Objectives: We wanted to determine whether any treatment had been shown to reduce pain or disability from postherpetic neuralgia (PHN), a common sequela of herpes zoster in elderly patients.
Study design: We undertook a systematic review of English-language randomized controlled trials (RCTs) of treatments of PHN with evaluation periods longer than 24 hours.
Data sources: We systematically searched MEDLINE, Current Contents, and the Cochrane Library. We also searched reference lists of identified trials and reviews and contacted content experts.
Outcomes measured: Two reviewers independently evaluated RCTs for methodologic quality and data extraction. Outcomes of primary focus were pain and quality of life.
Results: Twenty-seven RCTs met inclusion criteria and were reviewed. Six trials of tricyclic antidepressants found evidence for clinically meaningful effects over 6 weeks. All other treatments were evaluated in no more than 2 trials meeting our inclusion criteria. Topical capsaicin 0.075%, gabapentin, and controlled-release oxycodone were shown to be effective, but the clinically meaningful benefit is difficult to quantify. Intrathecal methylprednisolone and possibly bupivacaine sympathetic blocks are helpful in refractory cases. Other treatments evaluated, including topical lidocaine, had no evidence or inconsistent evidence of benefit.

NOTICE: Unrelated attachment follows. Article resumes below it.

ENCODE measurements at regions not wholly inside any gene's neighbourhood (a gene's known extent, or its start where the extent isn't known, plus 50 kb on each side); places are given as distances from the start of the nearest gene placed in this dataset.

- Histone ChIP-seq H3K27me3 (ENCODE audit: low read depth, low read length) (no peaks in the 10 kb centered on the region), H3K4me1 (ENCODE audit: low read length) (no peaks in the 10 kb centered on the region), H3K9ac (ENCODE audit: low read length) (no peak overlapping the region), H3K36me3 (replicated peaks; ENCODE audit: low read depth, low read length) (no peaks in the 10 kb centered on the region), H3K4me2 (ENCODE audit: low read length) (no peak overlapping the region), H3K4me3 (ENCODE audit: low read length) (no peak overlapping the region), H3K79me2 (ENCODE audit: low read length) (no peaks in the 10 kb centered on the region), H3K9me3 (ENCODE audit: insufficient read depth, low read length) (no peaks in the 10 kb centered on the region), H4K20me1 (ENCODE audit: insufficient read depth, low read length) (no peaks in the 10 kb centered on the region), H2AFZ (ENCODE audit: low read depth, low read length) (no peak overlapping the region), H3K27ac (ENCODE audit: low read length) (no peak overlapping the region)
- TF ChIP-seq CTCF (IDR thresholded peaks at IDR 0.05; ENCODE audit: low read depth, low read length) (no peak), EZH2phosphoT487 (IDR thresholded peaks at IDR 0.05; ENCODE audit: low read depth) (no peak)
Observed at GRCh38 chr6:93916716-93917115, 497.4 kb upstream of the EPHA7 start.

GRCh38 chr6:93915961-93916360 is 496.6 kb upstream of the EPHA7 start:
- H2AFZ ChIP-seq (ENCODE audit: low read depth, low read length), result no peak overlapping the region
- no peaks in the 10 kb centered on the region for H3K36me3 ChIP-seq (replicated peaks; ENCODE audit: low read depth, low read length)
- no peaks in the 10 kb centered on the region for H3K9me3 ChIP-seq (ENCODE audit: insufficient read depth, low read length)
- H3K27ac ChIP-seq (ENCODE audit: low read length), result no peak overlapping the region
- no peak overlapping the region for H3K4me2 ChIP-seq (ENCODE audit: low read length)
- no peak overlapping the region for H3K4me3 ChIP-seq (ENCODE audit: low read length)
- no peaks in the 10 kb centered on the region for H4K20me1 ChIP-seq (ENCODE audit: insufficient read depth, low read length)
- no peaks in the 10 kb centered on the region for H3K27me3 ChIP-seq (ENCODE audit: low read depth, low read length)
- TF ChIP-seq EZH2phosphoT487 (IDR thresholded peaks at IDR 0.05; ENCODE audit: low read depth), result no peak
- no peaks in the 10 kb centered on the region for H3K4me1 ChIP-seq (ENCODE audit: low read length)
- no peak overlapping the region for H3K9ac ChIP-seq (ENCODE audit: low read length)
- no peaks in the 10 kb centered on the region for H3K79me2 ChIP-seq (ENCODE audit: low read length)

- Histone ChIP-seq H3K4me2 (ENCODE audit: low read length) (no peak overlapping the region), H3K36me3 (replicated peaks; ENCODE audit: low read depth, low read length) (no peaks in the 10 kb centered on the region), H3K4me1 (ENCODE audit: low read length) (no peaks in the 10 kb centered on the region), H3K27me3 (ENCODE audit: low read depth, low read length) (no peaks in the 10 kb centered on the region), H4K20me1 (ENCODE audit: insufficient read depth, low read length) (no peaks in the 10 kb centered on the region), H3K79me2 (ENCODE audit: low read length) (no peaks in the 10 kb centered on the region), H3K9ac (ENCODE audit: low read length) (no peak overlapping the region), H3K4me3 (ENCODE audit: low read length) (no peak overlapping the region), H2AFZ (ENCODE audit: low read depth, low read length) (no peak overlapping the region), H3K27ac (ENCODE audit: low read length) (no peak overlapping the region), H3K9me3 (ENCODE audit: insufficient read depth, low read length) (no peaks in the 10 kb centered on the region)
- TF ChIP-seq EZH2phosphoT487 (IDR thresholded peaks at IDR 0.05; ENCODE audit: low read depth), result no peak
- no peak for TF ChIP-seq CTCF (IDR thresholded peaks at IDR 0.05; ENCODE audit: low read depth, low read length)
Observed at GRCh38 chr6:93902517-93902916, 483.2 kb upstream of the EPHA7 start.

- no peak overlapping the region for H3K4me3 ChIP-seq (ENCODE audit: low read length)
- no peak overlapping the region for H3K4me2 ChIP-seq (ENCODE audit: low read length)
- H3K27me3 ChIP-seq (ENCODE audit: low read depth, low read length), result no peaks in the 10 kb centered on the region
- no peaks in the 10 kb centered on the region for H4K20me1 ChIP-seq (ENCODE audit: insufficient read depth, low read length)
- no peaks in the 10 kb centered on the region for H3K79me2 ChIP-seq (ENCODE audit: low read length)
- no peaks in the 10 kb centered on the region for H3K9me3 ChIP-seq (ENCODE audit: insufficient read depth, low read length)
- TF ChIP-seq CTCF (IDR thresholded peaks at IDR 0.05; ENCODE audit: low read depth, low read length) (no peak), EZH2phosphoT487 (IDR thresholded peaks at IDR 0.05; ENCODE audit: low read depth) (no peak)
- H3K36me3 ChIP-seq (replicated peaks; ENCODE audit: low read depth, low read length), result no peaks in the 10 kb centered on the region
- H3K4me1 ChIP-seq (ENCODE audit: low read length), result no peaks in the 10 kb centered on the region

Conclusions: No single best treatment for PHN is known. Tricyclic antidepressants, topical capsaicin, gabapentin, and oxycodone are effective for alleviating PHN; however, long-term, clinically meaningful benefits are uncertain and side effects are common. Patients with PHN refractory to these therapies may benefit from intrathecal methylprednisolone. Little evidence is available regarding treatment of PHN of less than 6 months' duration.